in the Tyrrell's 4400 square metres of display space celebrate 3.5 billion years of life on Earth. More than 800 fossils are on permanent display. They include some of the largest land animals the world has known. More than 30 dinosaur specimens can be seen in the main gallery. Included are skeletal reconstructions of large meat-eaters such as Tyrannosaurus rex and Albertosaurus, along with plant-eaters such as Triceratops and Camarasaurus. A grouping of duckbill dinosaurs includes babies, a nest of eggs, a juvenile and full-grown adults. Lifesize models of 4 dinosaurs known to have lived in Alberta some 65 million years ago can be found within the museum galleries and in outdoor exhibits.
Videos, computers and other audio-visual programs provide information on the collection of fossils, continental drift, dinosaur extinction and other topics. A large window enables visitors to watch as fossils are being prepared in the museum's well-equipped preparation laboratory.
Other features include a fully enclosed prehistoric garden, interactive science experiments and guided hikes in the surrounding badlands. A wide range of public programs includes participation in dinosaur excavations and fossil preparation. Annual visitation averages 450 000.
The Royal Tyrrell Museum operates an intensive collection and research program in palaeontology. New specimens are found each year in nearby DINOSAUR PROVINCIAL PARK, where the museum operates its satellite field station. The 500 square-metre field station (opened May 1987) houses displays of dinosaurs and other fossils found in the park. Further afield, the Tyrrell has participated in expeditions to South Africa, the Canadian Arctic and the Gobi Desert. Original research is conducted in vertebrate palaeontology, invertebrate palaeontology, palaeobotany and sedimentology. The museum research group is formally associated with the Universities of Calgary and Alberta. More than 200 000 specimens now reside in the museum's collection.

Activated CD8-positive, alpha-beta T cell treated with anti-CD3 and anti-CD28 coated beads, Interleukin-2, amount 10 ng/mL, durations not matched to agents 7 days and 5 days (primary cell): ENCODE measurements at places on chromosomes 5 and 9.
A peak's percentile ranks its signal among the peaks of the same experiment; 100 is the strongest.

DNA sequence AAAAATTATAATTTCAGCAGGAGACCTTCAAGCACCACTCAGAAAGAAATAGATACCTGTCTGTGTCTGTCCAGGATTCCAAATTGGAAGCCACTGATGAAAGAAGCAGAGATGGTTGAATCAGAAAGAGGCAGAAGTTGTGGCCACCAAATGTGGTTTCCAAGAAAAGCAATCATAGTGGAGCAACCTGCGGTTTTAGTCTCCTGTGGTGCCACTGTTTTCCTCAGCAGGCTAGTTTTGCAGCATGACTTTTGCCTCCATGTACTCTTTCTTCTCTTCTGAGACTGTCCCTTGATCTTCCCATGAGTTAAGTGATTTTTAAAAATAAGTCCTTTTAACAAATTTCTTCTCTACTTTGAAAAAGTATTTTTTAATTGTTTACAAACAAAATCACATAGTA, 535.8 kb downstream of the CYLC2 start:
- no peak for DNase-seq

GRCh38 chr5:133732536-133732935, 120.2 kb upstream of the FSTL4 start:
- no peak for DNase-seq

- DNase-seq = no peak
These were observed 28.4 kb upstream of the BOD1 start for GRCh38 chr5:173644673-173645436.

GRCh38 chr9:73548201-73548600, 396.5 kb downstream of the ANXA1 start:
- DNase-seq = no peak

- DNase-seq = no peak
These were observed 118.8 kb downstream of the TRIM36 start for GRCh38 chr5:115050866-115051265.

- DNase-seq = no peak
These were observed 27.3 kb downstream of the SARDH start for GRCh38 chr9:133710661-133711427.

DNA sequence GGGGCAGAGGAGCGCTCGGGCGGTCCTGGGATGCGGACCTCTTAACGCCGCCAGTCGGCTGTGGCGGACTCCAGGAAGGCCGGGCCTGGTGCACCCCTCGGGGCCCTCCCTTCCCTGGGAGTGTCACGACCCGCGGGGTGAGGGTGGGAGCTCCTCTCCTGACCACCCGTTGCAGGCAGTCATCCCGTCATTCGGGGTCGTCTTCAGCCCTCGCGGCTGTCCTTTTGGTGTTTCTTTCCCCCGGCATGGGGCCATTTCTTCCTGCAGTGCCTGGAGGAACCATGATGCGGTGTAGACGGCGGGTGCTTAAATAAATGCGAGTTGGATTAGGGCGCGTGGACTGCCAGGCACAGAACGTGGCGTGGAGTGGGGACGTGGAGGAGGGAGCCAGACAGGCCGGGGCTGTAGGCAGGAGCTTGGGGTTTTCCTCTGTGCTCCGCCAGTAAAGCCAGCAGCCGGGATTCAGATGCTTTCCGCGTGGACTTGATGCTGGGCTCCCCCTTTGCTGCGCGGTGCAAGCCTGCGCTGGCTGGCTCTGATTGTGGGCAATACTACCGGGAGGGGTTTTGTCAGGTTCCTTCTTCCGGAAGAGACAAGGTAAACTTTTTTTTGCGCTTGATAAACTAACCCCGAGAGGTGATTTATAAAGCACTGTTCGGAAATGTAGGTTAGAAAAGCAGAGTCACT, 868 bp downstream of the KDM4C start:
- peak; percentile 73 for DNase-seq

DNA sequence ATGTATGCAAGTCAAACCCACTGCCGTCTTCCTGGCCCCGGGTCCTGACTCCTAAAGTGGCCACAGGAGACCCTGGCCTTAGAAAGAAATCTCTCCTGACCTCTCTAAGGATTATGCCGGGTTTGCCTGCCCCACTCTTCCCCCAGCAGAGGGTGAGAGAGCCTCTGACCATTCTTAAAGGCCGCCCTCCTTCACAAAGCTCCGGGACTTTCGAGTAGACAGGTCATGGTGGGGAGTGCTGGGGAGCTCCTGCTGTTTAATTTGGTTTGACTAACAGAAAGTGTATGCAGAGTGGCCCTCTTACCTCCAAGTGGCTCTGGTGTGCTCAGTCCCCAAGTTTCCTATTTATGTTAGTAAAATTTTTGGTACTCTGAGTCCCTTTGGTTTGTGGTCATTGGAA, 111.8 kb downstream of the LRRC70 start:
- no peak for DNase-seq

Author MONTY REID
Links to Other Sites
Royal Tyrrell Museum
The Royal Tyrrell Museum, Alberta's renowned palaeontology museum and research facility, invites visitors on a virtual journey through geological time. View toothsome dinosaurs and other fossilized life forms.
Watch the Heritage Minute about pioneer geologist Joseph Tyrrell and his discovery of the massive dinosaur fossil beds in Alberta. From the Historica-Dominion Institute. See also related online learning resources.
The Barren Lands
This site offers an extensive online collection of archival documents from two Geological Survey of Canada expditions to the Barren Lands region located in northern Manitoba and Saskatchewan, and in the area now known as Nunavut. From the University of Toronto.
What's so bad about badlands?
About the geoscape of southern Saskatchewan, badlands, and dinosaurs. From Natural Resources Canada.
Glossary: Natural History
Click on the links to access bilingual glossaries about natural history. From the Canadian Museum of Nature.
Shawnadithit grew anxious waiting for her uncle, Longnon, to return to camp at the junction of Badger Brook and the Exploits River, deep in the wilds of Newfoundland...